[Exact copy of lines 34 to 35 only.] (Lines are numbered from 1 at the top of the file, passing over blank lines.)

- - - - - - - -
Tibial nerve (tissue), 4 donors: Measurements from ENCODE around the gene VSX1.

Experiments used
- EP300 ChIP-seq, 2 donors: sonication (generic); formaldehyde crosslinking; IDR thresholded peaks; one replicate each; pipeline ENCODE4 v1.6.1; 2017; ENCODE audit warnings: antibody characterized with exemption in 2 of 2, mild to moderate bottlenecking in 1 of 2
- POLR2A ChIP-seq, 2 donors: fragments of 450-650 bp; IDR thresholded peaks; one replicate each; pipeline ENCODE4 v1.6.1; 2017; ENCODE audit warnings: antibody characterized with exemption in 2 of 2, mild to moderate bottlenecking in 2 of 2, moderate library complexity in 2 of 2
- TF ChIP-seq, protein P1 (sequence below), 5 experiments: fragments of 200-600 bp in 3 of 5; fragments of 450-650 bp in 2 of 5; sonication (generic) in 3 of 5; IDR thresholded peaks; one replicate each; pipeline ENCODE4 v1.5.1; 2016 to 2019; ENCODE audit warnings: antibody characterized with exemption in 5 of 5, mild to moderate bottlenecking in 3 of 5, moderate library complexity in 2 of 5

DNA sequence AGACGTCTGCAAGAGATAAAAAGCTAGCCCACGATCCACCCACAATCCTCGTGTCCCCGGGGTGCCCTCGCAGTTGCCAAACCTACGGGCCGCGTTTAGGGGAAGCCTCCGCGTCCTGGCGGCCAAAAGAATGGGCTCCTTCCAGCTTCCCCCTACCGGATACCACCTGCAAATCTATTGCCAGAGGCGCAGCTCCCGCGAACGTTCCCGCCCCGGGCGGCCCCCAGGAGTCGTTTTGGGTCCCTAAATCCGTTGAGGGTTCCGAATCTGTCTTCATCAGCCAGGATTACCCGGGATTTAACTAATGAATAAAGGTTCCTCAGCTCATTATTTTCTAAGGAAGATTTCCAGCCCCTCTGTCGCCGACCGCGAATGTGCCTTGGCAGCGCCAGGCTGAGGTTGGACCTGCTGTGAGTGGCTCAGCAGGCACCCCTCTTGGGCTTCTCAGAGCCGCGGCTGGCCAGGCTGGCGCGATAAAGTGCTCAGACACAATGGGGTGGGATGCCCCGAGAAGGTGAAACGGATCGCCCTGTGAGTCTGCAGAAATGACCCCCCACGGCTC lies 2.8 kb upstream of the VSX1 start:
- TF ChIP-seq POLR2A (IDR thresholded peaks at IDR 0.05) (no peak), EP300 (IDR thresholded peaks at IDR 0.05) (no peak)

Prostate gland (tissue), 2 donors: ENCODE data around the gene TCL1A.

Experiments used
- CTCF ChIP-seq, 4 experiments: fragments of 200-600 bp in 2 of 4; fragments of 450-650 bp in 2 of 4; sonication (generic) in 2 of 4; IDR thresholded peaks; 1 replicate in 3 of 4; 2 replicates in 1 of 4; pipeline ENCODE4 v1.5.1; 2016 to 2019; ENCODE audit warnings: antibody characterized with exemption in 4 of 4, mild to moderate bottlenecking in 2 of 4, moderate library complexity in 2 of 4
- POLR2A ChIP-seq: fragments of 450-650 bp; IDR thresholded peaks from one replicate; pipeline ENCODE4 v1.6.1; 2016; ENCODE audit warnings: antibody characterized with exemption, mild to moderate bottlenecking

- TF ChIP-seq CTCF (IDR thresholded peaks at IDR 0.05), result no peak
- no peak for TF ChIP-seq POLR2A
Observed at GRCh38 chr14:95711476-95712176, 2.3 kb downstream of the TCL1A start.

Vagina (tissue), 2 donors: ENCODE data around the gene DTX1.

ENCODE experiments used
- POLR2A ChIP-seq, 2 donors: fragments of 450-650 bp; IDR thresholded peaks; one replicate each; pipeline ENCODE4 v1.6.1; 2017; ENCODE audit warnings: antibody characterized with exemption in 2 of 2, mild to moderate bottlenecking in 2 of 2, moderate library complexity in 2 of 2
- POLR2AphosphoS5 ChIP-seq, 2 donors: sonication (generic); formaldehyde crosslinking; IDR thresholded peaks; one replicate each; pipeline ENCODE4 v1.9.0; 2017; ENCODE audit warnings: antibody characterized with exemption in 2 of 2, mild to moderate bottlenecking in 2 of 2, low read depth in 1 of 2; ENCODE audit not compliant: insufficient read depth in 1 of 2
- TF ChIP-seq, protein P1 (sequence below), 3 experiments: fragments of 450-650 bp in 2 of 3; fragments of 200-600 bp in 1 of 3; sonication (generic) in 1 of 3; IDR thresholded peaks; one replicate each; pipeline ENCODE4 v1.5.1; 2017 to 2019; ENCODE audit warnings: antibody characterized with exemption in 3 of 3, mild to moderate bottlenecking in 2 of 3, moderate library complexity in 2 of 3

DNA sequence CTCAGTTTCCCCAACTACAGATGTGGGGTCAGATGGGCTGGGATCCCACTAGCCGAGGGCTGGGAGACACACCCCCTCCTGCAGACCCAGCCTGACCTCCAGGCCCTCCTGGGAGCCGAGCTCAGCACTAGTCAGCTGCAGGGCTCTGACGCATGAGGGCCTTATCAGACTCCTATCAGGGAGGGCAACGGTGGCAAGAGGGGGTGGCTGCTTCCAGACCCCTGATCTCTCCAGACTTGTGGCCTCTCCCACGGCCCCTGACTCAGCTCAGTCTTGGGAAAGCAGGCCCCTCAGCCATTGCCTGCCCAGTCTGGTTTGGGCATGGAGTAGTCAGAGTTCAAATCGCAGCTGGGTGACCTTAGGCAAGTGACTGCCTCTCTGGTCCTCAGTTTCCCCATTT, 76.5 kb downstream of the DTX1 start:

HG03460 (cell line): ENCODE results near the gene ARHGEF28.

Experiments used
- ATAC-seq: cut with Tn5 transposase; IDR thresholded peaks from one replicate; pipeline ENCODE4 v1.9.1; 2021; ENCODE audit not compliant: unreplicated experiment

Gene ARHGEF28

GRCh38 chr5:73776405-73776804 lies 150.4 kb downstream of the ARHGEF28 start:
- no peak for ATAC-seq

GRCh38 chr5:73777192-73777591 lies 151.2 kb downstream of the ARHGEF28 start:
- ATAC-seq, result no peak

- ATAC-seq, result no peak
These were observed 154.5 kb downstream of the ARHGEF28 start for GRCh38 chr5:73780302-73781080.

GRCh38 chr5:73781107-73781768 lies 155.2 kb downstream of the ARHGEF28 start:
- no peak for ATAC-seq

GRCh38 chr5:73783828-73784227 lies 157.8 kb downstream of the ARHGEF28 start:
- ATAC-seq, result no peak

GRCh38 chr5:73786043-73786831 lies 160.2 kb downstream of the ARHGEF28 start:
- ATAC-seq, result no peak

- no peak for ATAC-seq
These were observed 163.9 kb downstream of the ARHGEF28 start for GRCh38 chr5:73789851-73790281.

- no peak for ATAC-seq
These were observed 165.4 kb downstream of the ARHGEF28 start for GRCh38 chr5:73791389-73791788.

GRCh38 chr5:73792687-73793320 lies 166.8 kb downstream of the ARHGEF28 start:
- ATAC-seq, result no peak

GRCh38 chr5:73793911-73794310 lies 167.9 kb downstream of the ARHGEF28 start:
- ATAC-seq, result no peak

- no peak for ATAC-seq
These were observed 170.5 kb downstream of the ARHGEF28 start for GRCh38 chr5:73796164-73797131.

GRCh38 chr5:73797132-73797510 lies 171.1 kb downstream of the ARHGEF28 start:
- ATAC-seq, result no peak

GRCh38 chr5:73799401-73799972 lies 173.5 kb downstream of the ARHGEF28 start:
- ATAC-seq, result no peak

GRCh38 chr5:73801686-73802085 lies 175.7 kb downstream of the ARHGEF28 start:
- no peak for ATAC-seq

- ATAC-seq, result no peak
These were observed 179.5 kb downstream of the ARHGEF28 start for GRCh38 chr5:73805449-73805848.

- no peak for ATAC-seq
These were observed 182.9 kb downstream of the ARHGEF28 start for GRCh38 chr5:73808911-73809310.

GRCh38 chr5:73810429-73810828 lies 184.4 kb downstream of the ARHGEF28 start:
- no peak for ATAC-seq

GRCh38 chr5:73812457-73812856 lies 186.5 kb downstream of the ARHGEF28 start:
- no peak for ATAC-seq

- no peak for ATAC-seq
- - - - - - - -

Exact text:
- ATAC-seq, result no peak

GRCh38 chr5:73786043-73786831 lies 160.2 kb downstream of the ARHGEF28 start: